While lots of studies are focusing on the impact of screen time on everything from academic success to body image issues, some of the most compelling new research zeroes in on the emotional and physical impact of just one digital activity — texting.
Rutgers University recently published its findings about how late-night instant messaging can be highly detrimental to quality sleep, especially in teens. Read about it here.
Now a new study from the American Psychological Association delves into how teenage boys and girls use instant messaging in different ways and how it impacts the genders in very different ways. Here are the top findings:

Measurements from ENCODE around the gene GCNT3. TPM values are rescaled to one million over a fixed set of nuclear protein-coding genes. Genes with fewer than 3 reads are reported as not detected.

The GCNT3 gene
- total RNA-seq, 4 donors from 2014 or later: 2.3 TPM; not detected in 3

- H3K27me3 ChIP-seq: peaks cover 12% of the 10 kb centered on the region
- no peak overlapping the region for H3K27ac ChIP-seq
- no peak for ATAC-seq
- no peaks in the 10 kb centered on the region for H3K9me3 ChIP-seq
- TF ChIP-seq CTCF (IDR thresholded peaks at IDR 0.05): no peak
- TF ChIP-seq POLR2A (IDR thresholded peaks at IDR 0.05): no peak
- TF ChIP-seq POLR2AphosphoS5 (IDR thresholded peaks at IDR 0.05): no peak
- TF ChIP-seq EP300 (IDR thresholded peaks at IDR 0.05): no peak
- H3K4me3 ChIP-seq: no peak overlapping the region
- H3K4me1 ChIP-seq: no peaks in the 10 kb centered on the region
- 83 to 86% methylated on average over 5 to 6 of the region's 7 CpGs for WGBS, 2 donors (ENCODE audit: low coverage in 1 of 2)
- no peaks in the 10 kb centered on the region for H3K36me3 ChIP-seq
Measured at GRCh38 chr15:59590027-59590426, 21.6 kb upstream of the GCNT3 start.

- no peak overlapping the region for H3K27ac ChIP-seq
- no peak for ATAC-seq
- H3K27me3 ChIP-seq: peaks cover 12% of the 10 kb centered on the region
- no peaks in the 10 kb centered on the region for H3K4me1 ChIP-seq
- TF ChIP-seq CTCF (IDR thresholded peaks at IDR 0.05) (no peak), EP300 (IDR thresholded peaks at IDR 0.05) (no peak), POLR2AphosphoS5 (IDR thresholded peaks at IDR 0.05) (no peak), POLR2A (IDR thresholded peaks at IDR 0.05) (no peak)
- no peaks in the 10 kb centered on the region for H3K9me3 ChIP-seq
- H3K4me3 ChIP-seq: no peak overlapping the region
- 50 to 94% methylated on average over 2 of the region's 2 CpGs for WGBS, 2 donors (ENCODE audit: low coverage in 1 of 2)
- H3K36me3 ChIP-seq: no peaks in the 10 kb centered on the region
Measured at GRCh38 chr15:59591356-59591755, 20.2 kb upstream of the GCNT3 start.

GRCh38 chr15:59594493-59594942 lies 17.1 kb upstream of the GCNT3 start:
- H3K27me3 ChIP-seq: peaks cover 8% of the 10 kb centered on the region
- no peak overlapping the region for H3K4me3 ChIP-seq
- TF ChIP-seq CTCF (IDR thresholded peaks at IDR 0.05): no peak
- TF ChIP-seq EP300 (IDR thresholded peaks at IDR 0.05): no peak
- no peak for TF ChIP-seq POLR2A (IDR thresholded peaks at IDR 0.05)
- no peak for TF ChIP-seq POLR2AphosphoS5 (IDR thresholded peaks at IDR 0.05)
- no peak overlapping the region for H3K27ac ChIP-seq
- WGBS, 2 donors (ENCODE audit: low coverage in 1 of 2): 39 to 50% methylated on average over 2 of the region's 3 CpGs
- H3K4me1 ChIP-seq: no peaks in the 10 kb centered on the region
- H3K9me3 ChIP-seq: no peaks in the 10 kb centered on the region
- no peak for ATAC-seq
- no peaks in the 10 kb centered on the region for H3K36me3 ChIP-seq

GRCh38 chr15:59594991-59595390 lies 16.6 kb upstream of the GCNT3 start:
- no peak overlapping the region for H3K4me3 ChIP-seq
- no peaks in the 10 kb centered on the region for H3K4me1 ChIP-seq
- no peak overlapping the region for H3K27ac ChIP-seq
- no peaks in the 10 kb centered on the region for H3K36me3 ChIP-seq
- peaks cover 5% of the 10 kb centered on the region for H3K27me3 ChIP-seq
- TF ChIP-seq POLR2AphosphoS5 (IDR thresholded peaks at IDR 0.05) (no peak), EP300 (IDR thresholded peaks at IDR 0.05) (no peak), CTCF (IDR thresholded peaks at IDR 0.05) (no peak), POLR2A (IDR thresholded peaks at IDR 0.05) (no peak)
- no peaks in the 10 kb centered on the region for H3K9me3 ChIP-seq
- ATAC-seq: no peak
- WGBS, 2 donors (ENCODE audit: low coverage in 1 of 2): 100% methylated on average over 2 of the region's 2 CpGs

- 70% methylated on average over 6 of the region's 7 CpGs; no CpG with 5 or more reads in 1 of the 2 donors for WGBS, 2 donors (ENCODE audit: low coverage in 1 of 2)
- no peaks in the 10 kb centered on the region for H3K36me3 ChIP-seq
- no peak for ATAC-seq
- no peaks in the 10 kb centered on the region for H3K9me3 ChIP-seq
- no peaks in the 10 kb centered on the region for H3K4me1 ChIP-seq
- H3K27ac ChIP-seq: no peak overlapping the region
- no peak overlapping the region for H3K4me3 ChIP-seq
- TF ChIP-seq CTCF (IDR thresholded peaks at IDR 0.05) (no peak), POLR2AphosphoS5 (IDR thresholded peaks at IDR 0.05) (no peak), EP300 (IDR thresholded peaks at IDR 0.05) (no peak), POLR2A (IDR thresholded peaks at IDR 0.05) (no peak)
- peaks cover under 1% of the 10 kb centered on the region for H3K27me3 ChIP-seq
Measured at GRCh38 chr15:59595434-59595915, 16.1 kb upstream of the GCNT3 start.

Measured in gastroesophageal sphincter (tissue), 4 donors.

- Teenage girls primarily text for social connection; boys primary to convey information.
- While teen boys and girls send roughly the same number of texts each day, girls are more likely to become compulsive texters.
- Teenage girls who compulsively text see a steeper decline in their grades than their compulsive male counterparts. The researchers suggest the social content of girls’ messages may be more likely to distract them from their academic tasks.
- Compulsive texting also appears to affect girls’ mental health more than boys’, perhaps because girls are more prone to text about negative feelings and to ruminate on those feelings.
Read the full article here.